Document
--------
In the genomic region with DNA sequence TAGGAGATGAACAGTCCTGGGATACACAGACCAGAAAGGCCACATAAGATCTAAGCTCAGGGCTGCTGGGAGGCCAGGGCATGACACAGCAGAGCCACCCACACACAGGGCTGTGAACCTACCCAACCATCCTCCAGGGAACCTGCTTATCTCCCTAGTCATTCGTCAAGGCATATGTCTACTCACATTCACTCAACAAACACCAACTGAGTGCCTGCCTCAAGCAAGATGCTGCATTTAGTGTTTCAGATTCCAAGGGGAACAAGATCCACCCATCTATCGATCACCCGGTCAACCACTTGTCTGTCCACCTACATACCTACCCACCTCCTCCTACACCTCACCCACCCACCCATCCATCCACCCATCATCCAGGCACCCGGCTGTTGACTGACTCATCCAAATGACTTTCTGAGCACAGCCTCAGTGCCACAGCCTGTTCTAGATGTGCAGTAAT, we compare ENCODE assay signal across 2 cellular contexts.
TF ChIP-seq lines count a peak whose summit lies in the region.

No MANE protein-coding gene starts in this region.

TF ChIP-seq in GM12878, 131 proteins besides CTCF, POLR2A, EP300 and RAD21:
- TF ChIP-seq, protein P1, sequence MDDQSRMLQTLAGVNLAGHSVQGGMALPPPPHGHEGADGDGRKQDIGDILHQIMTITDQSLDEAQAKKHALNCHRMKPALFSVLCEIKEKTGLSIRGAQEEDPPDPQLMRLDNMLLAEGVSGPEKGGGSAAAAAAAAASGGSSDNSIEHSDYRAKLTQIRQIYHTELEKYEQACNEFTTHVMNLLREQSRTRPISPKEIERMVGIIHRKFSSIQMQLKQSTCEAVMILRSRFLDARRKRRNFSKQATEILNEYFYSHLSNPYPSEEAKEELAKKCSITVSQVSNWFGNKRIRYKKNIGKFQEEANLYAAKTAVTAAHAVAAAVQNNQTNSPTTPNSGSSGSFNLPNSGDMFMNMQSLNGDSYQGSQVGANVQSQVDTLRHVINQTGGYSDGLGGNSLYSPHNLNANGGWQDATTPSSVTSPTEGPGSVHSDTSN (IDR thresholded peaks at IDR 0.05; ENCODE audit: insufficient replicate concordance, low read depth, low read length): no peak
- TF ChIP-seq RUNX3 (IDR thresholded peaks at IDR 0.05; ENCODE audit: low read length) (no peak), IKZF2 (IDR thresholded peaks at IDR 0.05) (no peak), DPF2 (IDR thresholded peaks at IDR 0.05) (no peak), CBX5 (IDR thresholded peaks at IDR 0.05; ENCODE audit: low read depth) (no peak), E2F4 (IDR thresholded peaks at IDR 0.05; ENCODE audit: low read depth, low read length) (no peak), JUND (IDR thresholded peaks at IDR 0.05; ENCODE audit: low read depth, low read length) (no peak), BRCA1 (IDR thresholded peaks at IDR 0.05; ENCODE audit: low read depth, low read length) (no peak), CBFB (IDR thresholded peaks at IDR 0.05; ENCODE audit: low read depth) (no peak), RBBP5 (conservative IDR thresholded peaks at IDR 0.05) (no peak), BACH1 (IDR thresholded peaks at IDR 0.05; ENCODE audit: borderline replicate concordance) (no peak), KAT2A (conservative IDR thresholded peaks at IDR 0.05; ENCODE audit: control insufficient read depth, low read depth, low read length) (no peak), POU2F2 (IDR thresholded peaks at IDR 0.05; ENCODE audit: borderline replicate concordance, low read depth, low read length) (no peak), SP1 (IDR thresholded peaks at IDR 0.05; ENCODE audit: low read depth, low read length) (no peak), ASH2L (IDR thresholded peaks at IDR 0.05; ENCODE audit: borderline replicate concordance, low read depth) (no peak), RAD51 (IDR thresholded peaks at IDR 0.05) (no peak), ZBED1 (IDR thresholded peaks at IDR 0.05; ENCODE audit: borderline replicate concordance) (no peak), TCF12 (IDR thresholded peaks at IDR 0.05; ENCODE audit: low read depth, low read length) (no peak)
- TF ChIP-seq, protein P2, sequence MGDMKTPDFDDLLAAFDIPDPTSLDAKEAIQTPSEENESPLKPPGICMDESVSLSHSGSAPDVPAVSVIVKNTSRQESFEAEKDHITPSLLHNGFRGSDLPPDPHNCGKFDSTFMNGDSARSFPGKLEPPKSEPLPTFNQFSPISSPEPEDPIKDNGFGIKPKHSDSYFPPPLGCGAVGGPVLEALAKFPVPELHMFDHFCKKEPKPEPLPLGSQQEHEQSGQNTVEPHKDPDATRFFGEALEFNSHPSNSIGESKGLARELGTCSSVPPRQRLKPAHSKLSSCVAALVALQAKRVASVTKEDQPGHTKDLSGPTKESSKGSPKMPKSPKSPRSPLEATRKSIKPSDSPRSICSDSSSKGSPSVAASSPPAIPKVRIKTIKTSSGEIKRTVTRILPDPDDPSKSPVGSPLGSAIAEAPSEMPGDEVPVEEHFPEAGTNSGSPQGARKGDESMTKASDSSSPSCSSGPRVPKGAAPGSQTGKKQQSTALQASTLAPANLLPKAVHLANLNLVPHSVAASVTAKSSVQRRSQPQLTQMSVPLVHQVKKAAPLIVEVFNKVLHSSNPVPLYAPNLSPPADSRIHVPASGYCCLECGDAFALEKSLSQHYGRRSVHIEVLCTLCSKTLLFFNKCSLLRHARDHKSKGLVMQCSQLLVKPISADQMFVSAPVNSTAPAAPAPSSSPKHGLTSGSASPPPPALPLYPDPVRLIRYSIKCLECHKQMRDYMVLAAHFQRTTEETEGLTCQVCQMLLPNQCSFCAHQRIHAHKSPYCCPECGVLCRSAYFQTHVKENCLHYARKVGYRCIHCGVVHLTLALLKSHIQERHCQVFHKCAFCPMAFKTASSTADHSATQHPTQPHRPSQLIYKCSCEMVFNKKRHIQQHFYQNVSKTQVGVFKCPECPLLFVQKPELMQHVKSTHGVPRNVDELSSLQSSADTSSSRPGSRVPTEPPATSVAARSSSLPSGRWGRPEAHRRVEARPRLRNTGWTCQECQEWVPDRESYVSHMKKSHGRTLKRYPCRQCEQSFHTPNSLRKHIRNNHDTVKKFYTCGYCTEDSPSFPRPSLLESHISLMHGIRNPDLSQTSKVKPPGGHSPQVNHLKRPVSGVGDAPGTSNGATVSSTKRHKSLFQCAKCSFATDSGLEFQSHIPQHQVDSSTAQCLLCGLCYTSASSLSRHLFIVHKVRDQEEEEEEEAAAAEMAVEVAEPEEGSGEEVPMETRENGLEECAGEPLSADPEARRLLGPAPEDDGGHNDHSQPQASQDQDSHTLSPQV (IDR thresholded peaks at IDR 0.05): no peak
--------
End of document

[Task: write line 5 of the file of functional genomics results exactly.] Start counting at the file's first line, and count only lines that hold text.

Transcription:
- TF ChIP-seq, protein P1, sequence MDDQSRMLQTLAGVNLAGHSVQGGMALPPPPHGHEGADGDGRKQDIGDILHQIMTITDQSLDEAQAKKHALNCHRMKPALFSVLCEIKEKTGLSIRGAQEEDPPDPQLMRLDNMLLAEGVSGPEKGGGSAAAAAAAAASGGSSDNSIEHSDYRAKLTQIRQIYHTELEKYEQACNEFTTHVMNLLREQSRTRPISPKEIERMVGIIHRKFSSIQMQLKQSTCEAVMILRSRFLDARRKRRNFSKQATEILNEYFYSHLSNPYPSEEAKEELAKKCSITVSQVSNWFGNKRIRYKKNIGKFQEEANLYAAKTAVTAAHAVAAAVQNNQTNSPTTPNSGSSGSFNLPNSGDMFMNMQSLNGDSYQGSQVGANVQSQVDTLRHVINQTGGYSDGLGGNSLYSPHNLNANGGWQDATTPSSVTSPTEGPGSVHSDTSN (IDR thresholded peaks at IDR 0.05; ENCODE audit: insufficient replicate concordance, low read depth, low read length): no peak